More Foreclosure Mischief: Bankruptcy Hijackings
Yves Smith, Naked Capitalism
Tuesday, February 21, 2012
One of the common complaints from banks that the concerns raised by borrowers over robosigning are mere “paperwork” problems, that everyone who is foreclosed on deserved it, and no one was really hurt. That is patently false, as there have been an embarrassing number of instances where someone with no mortgage was foreclosed on, as well all too many cases of servicer-driven foreclosures. And that’s before we get to damage to property records.
Attorney Timothy Fong called our attention to a below the radar form of chicanery that is predictable when you have nonjudicial foreclosure with no significant oversight and agents who lack incentives to do a good job.
So get this: the procedures are so bad that totally bogus documents can be created and slipped into the bankruptcy of an innocent victim to stop foreclosure sales. Even worse, the servicer, who OUGHT to know better, treats this person in BK who suddenly materialized out of nowhere from his perspective as a real owner and hits him with a motion for relief of stay so they can take a house from him that he never owned. And the foreclosure mill lawyers don’t question this because more motions of relief of stay means more fees.
If this example wasn’t such a serious indictment of our system, it would serve as a black comedy in bureaucratic incompetence.
Quelle Surprise! Servicers Rip Off Investors as Well as Homeowners
Yves Smith, Naked Capitalism
Tuesday, February 21, 2012
We’ve been giving examples off and on about how servicers scam borrowers. Examples include impermissibly deducting fees before applying payments to interest and principal; force placed insurance, inflated prices on and excessive frequency of broker price opinions, and in altogether too many cases, treating payments that are on time as late. What many observers fail to appreciate is that these are tantamount to scamming investors. If a borrower goes into default, any bogus charges will be deducted from the sale of the house, and hence come out of investors’ hides.
Lisa Epstein of Foreclosure Hamlet is a mortgage document maven and has been looking extensively at investor reports and compared them to court documents and has found serious discrepancies. Her research shows that servicers are not only taking advantage of borrowers but are also scamming investors.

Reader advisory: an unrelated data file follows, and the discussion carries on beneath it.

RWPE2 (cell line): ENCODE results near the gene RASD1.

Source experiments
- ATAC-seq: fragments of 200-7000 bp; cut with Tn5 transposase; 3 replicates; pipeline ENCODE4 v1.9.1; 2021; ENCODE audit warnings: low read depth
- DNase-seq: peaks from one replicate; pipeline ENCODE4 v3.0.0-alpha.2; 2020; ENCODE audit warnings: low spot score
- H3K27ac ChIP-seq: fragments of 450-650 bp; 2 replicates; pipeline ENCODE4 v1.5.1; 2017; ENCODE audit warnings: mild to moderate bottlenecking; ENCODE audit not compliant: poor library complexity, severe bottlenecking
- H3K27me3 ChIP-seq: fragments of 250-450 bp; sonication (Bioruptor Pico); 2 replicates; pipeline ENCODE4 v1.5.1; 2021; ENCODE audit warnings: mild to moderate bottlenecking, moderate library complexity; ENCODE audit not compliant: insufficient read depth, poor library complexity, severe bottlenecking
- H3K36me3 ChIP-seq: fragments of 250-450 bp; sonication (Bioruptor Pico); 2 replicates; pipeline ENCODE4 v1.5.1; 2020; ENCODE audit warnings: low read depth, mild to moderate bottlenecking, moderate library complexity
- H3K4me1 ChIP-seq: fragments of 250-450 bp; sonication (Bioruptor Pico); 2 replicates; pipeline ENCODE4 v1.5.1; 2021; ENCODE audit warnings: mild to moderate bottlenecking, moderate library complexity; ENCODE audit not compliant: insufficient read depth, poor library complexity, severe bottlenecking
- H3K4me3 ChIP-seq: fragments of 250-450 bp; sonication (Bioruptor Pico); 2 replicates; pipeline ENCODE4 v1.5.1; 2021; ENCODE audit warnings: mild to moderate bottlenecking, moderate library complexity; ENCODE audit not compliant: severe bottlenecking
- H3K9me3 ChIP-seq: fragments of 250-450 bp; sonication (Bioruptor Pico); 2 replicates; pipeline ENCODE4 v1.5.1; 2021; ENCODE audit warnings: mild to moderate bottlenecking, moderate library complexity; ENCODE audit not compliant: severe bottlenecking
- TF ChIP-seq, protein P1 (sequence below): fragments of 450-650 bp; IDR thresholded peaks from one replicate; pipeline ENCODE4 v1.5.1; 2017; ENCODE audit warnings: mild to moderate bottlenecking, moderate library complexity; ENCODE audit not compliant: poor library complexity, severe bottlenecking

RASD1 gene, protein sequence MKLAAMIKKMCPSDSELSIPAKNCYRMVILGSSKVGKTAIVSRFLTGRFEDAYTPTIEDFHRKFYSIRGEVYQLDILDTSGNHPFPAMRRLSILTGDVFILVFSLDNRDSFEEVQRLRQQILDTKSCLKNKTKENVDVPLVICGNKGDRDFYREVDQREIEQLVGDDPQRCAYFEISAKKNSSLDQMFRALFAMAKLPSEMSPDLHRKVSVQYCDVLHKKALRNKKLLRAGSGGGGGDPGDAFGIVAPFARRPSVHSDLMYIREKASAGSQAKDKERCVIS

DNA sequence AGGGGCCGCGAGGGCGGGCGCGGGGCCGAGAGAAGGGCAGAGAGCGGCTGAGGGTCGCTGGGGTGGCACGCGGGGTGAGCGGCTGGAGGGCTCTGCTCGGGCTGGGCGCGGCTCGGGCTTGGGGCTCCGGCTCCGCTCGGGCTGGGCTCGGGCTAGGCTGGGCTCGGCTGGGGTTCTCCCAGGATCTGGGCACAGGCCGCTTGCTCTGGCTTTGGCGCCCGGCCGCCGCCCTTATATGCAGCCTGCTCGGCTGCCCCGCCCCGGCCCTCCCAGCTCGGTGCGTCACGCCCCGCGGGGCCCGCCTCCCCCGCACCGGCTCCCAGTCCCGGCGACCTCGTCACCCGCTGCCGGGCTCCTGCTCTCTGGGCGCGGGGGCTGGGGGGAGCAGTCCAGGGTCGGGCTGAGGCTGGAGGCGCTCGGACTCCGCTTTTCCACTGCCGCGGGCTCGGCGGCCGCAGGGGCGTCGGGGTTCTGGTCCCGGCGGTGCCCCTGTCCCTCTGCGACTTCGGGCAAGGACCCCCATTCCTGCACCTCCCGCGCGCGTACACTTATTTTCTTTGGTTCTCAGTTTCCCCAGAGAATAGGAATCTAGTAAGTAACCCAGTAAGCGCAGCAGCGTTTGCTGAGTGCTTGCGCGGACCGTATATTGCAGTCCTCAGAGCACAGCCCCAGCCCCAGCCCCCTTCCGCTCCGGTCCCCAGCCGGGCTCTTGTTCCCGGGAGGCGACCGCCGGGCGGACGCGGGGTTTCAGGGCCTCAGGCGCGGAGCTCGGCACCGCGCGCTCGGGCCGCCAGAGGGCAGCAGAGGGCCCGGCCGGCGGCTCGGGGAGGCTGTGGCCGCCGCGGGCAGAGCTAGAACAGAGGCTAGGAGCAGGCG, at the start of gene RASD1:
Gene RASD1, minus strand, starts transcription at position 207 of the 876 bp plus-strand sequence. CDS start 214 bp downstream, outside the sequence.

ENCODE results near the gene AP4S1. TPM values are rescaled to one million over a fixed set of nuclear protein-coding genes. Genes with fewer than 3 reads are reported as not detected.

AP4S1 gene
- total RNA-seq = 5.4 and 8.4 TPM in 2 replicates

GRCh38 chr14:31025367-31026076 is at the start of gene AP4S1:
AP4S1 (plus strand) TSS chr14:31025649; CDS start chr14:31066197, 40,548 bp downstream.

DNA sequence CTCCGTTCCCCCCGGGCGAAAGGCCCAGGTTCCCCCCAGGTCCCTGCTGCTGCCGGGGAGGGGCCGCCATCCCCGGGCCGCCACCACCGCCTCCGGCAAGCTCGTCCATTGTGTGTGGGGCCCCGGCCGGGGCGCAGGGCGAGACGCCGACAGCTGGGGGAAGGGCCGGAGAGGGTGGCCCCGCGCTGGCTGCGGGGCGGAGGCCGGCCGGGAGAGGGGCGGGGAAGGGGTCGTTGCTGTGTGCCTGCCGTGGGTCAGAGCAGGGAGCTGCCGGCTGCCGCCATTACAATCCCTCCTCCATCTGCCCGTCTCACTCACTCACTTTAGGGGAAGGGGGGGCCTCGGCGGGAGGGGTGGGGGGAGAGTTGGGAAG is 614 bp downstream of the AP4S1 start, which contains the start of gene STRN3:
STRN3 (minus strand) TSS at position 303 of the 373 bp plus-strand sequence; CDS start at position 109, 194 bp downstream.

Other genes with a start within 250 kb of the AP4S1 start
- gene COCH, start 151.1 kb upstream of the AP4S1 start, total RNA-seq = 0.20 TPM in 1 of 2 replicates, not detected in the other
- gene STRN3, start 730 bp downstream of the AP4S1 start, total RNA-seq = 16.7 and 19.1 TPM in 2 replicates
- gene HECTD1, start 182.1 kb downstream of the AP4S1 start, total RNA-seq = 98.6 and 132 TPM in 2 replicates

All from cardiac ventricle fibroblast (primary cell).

Investors have told me they’ve seen signs of even more gross abuses, such as servicers treating fees as credit losses. But this sort of remark in a way shows investors suffer from the same agency problems as servicers, who have no reason to do a good job but instead are motivated to game a complex system of fees. Institutional investors are running other people’s money and therefore have no incentive to crack down on miscreant servicers (they feel it is not their job, plus if any one investor were to take this issue on, the rest of the industry would free ride on his work).
So no wonder we only have isolated and very dedicated individuals chipping away at this looting. Everyone else appears to be part of the problem.
John O’Brien: Mortgage Settlement Fails to Address Banking Criminal Enterprise
John L. O’Brien of the Southern Essex District Registry of Deeds – Salem, MA, Naked Capitalism
Wednesday, February 22, 2012
When you enter my registry you see a sign that reads “The deeds tell the story.” Before the big banks took it upon themselves to corrupt the land recordation system, the deeds used to tell a happy story, one in which people purchased a home and lived “the American Dream.” Today, however they tell a different story one of greed, fraud, and forgery. By now everyone in Massachusetts knows what I have been doing over the past two years to expose and stop the schemes by the Mortgage Electronic Recording Systems, Inc. and their shareholder banks. The accuracy and integrity of the land records in my registry are of the upmost importance to me.
Just this past week the Attorney Generals of this country said they will enter into a deal with the 5 largest banks who have agreed to stop robo-signing, provide principal reductions of between 20 to 25 thousand dollars to a million underwater homeowners. This amount will in no way solve the housing crisis that we are faced with nor even begin to turn our economy around. In addition, the settlement suggests that approximately 750,000 people who have had their homes taken by foreclosure using fraudulent documents will receive a check for $2,000. As Yves Smith has said, “that amount is the new penalty for forgery.” This is merely a slap on the wrists to these lenders. It is my opinion that this deal has been crafted for the banks and by the banks. It is not in the best interest of the consumer, the homeowner, or the taxpayer. Simply put, I do not trust these lenders who have flooded my registry with over 32,000 fraudulent documents to do the right thing. Those homeowners who now have a corrupted title are looking for answers. This deal gives them none. The illegal activity by the banks is nothing shy of a criminal enterprise, where they crossed state lines using the United States Postal Service to deliver the instruments that were fraudulent and contained forgeries.